Villains - Cinepocalypse Review

Villains is a very demented little movie. Everyone in it is, as the title suggests, a bad guy. They just have different levels of villainy. Some have redeemable qualities; at least one does not. Filmmakers Dan Berk and Robert Olsen put these characters into a story packed with dark humor. All kinds of madness ensues. Villains screened at the 2019 Cinepocalypse Film Fest.

Bill Skarsgard and Maika Monroe play Mickey and Jules, two fairly inept criminals who rob a gas station in the opening scene. During their escape, the getaway car runs out of gas on a remote road. The couple breaks into the only home they can find. They are soon discovered by the owners, George and Gloria (Jeffrey Donovan and Kyra Sedgwick). Something is very off about these people. They dress like they stepped right out of the 1950s, and George speaks like a perfect Southern gentleman, even when issuing deadly threats. And he does that on a regular basis, because he and Gloria have a secret they're desperate to keep from being exposed.

Villains has fun with the idea of two bad people facing off against two even worse people. George and Gloria have every intention of killing Mickey and Jules, who have every intention of not being killed. The big secret is eventually revealed, and the movie expands on it, adding a second, even more wacko layer to the story about halfway through. Mickey and Jules quickly realize that escaping unhinged people will require unhinged methods. The peak of this is a sequence in which Mickey has to convince Jules to do something unpleasant so they can escape handcuffs. It's a moment that makes you laugh and squirm simultaneously.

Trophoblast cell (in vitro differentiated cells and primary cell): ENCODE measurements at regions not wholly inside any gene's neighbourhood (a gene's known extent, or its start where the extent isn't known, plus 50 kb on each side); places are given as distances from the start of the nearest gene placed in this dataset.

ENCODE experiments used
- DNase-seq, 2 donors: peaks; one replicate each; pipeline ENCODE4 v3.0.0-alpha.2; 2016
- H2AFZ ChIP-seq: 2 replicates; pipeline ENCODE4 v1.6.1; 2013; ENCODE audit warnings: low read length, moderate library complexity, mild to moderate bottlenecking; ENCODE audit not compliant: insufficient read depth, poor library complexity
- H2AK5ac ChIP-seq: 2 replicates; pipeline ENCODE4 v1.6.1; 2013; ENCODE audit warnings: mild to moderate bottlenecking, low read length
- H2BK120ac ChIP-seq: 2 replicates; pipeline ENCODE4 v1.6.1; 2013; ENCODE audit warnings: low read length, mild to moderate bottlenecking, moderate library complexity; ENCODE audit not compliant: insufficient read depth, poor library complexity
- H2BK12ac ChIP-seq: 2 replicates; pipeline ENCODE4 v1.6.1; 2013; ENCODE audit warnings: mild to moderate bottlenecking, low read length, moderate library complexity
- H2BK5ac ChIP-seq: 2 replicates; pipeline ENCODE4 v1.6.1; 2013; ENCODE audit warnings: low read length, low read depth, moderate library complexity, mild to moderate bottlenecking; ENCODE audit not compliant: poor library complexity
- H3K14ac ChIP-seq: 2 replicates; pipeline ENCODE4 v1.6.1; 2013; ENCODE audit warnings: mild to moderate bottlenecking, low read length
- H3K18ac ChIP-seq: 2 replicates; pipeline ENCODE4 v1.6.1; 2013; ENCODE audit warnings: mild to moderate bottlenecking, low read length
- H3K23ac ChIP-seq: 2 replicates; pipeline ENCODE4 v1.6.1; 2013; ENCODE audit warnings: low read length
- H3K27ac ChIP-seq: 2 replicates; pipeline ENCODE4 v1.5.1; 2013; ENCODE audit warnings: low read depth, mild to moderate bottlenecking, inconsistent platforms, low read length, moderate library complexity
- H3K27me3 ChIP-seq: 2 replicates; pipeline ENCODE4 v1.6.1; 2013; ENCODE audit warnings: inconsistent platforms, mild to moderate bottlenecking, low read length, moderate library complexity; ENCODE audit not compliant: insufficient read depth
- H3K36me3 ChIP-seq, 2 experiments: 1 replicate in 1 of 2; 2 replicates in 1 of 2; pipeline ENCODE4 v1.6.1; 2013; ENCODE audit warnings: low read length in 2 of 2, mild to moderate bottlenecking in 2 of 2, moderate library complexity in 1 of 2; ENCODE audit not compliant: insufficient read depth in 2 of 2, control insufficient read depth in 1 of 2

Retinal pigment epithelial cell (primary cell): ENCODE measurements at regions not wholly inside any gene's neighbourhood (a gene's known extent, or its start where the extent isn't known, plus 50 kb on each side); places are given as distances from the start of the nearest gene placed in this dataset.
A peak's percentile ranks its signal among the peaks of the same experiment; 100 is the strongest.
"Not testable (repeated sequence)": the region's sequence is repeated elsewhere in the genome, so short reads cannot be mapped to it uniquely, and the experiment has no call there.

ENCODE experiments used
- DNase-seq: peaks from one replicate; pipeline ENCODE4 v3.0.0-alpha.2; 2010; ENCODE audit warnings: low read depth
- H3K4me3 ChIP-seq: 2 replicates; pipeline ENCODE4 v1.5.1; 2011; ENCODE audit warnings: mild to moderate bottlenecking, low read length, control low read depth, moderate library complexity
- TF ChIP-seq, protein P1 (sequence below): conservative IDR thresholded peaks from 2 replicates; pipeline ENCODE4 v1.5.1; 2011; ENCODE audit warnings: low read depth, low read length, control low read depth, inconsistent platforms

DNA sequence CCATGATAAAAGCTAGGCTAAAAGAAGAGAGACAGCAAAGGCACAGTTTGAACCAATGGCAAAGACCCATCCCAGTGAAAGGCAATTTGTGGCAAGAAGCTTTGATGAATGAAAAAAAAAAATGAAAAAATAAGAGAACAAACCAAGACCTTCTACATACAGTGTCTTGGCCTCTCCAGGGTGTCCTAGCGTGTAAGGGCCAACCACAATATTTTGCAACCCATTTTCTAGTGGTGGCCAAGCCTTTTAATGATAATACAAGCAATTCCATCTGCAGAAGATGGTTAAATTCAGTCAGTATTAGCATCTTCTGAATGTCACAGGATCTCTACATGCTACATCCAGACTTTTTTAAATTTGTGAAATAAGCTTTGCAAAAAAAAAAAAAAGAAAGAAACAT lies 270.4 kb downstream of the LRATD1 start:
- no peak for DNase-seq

The ensemble cast is extremely tight. Skarsgard and Monroe have good chemistry as the manic, thieving lovers. Watching them repeatedly egg one another on is often funny. Kyra Sedgwick allows herself to go full weirdo, to great effect. We're not used to seeing her play someone as bizarre and broken as Gloria, and she milks it for all its worth. The standout is probably Jeffrey Donovan, who expertly uses George's genteel facade as a mask for true evil. At one point, the character has a line in which he insists that doing something horrific is actually an act of benevolence. The actor's delivery is suitably creepy.

Villains, it should be noted, is a very exaggerated film. George and Gloria are not even remotely realistic, nor is the degree to which they deal with their bizarre issue. Mileage may vary on how much you enjoy the picture, depending on your tolerance for that style. (A little goes a long way with me, but it mostly works here.) The sentimental ending also feels unearned. A film this twisted should have a more cynical finale.

In spite of those things, Villains offers a reasonable amount of entertainment, thanks to an enthusiastic cast, an impressive dark comic streak, and the fact that you genuinely cannot predict what's going to happen from minute to minute.

Villains


Villains is currently unrated, but contains adult language, sexual content, drug use, and bloody violence. The running time is 1 hour and 28 minutes.